After world famous galleries, Sir Jonathan Miller take art to Camden Town coffee shop

Polymath's work becomes 'talking point' in cafe

Thursday, 1st March 2018 — By Dan Carrier

Jonathan Miller coffee jar

Jonathan Miller with Maria Moisis

FROM curating major shows at the National Gallery to directing theatre and opera, Sir Jonathan Miller has blazed a trail across the UK’s cultural landscape for more than six decades.

But now the celebrated writer, director and artist’s latest works are on display in a slightly smaller venue – his favourite coffee shop in the heart of Camden Town. While his artwork has been displayed in major galleries and bought for large sums by the likes of Sir Elton John, some of his more affordable pieces are on display and up for sale at the Coffee Jar in Parkway.

“It is a great local coffee shop and they always have art on display,” said the Beyond The Fringe star, who lives in nearby Gloucester Crescent. “We felt it would be nice to have work there, and that it would be more accessible. They have become a good talking point in the café.”

Over 60 years, Sir Jonathan has directed plays at the National Theatre, worked with his old neighbour Alan Bennett, presented documentaries and written, but all the while he has created abstract art. He told the New Journal: “The juxtaposition of different shapes and angles has always fascinated me. I like the idea of putting together bits and pieces from different places, different levels that together become rather intriguing. They start off as fragments and then become something else in their own right.”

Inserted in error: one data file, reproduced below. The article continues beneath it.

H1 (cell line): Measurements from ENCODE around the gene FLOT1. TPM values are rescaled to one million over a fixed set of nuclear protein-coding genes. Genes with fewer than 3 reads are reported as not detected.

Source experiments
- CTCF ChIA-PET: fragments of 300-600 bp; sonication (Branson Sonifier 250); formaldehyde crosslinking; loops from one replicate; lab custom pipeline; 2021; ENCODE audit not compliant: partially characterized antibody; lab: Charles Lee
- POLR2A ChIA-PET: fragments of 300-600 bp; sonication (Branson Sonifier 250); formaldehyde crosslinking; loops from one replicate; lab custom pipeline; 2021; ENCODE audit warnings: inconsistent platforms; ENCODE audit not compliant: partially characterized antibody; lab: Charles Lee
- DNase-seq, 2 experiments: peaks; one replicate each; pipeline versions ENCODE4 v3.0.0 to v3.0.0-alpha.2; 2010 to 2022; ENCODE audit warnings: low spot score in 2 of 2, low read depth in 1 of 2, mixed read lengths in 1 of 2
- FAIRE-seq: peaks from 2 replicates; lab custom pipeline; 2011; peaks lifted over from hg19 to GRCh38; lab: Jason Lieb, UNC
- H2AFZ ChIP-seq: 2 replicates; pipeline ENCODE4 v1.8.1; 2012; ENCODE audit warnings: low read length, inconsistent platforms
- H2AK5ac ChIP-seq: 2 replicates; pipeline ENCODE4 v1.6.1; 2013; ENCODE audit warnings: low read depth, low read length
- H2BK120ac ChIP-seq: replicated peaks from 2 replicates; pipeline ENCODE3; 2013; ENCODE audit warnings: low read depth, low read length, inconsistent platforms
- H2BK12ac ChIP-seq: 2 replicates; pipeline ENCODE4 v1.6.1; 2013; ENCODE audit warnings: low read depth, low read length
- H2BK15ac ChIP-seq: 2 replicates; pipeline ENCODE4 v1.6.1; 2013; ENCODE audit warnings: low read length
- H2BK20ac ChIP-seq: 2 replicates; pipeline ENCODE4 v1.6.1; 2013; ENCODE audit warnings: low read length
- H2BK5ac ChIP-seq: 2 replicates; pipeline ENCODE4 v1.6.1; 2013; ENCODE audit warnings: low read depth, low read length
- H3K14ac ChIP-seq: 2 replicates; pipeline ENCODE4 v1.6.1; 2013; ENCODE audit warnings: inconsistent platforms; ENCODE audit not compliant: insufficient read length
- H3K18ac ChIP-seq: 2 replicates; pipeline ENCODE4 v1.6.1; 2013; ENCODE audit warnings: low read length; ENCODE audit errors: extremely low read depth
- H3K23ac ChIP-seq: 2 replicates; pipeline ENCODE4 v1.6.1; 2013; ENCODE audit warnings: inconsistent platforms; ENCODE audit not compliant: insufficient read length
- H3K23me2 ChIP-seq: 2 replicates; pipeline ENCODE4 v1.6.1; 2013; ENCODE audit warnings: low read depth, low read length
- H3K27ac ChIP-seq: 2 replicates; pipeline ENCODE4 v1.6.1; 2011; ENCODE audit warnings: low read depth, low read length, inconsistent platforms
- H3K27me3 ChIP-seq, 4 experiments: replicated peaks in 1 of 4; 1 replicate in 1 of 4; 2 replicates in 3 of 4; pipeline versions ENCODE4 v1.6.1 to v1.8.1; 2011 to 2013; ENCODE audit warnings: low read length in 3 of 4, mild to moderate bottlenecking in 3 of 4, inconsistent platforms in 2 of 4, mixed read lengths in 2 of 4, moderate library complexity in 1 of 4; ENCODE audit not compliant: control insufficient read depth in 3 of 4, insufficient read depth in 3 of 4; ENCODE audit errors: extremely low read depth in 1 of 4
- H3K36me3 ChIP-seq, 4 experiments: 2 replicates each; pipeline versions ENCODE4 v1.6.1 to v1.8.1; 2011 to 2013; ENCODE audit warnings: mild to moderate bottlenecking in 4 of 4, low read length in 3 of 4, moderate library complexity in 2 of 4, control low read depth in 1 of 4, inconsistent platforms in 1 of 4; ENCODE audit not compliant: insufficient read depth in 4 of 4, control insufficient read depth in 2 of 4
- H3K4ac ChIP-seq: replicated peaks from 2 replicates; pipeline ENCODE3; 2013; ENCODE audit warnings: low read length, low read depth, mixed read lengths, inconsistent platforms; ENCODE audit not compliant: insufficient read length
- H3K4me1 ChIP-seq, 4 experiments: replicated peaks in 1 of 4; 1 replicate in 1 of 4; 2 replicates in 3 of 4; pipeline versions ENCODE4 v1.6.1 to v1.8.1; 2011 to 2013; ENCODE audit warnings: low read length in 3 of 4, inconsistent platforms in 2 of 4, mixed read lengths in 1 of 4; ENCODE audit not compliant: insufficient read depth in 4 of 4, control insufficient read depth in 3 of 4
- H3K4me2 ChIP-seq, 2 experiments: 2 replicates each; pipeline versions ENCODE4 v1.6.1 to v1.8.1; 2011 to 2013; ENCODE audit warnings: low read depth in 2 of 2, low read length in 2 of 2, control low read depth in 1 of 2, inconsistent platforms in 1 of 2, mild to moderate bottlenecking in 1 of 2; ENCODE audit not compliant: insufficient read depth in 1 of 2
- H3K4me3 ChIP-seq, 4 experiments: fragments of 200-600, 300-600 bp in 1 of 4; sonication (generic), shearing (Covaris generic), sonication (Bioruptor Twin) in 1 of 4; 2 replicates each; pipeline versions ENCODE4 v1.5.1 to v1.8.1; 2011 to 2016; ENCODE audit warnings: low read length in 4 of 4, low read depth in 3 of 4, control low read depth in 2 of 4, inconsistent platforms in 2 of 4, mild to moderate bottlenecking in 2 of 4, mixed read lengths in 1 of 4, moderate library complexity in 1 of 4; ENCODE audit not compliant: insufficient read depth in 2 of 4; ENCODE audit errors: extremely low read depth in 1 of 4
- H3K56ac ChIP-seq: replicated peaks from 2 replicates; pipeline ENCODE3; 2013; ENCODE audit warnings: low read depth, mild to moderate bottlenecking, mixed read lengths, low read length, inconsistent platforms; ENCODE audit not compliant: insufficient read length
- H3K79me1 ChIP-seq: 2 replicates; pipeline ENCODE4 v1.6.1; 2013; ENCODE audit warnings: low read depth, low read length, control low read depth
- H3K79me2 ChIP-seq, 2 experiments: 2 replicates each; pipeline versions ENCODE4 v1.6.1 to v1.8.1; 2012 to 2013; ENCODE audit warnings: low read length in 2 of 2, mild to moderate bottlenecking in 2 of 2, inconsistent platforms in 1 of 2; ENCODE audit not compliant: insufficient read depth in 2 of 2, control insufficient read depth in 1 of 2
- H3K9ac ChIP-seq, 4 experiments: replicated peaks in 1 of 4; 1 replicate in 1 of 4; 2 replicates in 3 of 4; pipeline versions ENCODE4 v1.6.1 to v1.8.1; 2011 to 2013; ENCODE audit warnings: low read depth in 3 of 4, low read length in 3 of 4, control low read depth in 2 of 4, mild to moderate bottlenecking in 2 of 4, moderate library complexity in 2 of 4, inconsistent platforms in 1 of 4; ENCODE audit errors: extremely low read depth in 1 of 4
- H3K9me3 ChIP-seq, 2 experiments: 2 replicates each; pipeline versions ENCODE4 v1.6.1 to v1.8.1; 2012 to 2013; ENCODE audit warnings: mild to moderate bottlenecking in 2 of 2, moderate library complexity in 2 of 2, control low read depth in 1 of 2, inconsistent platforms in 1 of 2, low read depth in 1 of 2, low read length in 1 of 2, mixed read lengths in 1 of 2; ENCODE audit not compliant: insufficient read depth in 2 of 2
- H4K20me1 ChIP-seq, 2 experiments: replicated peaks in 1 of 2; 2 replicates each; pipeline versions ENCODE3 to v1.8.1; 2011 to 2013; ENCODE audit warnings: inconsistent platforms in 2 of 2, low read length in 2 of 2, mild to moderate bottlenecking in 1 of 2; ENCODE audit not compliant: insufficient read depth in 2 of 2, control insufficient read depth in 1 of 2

He says he has always been influenced by the work of abstract artists who came to the fore in the 1930s, and has in the past produced large-scale sculptures using a variety of mediums, including scrap metal and wood. These latest works use photographs he has taken of structures such as buildings that he found interesting – and then working from his home studio, made them into new forms. Other pieces include a paint-splattered glove from his studio.

“By taking images away from what they were originally part of, I can create a new piece,” said Sir Jonathan. “They have no distinct relationship to one another at first. I am always looking for materials to use, to turn into something else. It is simply something I have always done.”

Coffee Jar owner Maria Moisis told the New Journal she was thrilled when Jonathan’s son William, a regular, suggested she may find room for his father’s work. She said: “He and his family come in for coffee and, because we always have a display up, we

started talking. Everyone here knows Jonathan and it is a lovely show – we have had an excellent response.” The Coffee Jar has had various exhibitions on over the five years since Maria opened it up, with a rotation of artists on display. She added: “It is really something for a coffee shop to be able to host an artist of Jonathan’s standing

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